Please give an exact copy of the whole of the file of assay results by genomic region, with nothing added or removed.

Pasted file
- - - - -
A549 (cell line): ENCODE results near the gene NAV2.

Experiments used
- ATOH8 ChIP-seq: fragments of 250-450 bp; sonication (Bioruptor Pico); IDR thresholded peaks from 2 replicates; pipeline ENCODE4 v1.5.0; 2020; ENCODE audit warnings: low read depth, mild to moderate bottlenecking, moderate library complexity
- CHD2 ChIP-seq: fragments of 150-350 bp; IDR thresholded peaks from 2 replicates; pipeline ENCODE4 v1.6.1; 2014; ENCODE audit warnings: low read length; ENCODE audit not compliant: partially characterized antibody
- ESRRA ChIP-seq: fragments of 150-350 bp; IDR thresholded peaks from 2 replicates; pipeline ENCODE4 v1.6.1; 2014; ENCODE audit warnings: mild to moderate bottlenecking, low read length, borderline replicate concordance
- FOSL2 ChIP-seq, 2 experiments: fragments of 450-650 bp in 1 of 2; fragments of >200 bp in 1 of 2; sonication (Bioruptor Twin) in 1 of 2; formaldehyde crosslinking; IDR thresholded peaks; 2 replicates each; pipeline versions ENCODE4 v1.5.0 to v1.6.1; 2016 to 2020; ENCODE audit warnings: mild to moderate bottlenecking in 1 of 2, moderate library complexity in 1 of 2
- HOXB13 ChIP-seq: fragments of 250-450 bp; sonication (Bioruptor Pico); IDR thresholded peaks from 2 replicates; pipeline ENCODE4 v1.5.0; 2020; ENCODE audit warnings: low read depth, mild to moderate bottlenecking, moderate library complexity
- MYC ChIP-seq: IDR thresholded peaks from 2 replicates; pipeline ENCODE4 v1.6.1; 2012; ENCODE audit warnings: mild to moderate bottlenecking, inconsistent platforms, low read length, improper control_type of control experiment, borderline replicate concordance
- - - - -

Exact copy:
A549 (cell line): ENCODE results near the gene NAV2.

Experiments used
- ATOH8 ChIP-seq: fragments of 250-450 bp; sonication (Bioruptor Pico); IDR thresholded peaks from 2 replicates; pipeline ENCODE4 v1.5.0; 2020; ENCODE audit warnings: low read depth, mild to moderate bottlenecking, moderate library complexity
- CHD2 ChIP-seq: fragments of 150-350 bp; IDR thresholded peaks from 2 replicates; pipeline ENCODE4 v1.6.1; 2014; ENCODE audit warnings: low read length; ENCODE audit not compliant: partially characterized antibody
- ESRRA ChIP-seq: fragments of 150-350 bp; IDR thresholded peaks from 2 replicates; pipeline ENCODE4 v1.6.1; 2014; ENCODE audit warnings: mild to moderate bottlenecking, low read length, borderline replicate concordance
- FOSL2 ChIP-seq, 2 experiments: fragments of 450-650 bp in 1 of 2; fragments of >200 bp in 1 of 2; sonication (Bioruptor Twin) in 1 of 2; formaldehyde crosslinking; IDR thresholded peaks; 2 replicates each; pipeline versions ENCODE4 v1.5.0 to v1.6.1; 2016 to 2020; ENCODE audit warnings: mild to moderate bottlenecking in 1 of 2, moderate library complexity in 1 of 2
- HOXB13 ChIP-seq: fragments of 250-450 bp; sonication (Bioruptor Pico); IDR thresholded peaks from 2 replicates; pipeline ENCODE4 v1.5.0; 2020; ENCODE audit warnings: low read depth, mild to moderate bottlenecking, moderate library complexity
- MYC ChIP-seq: IDR thresholded peaks from 2 replicates; pipeline ENCODE4 v1.6.1; 2012; ENCODE audit warnings: mild to moderate bottlenecking, inconsistent platforms, low read length, improper control_type of control experiment, borderline replicate concordance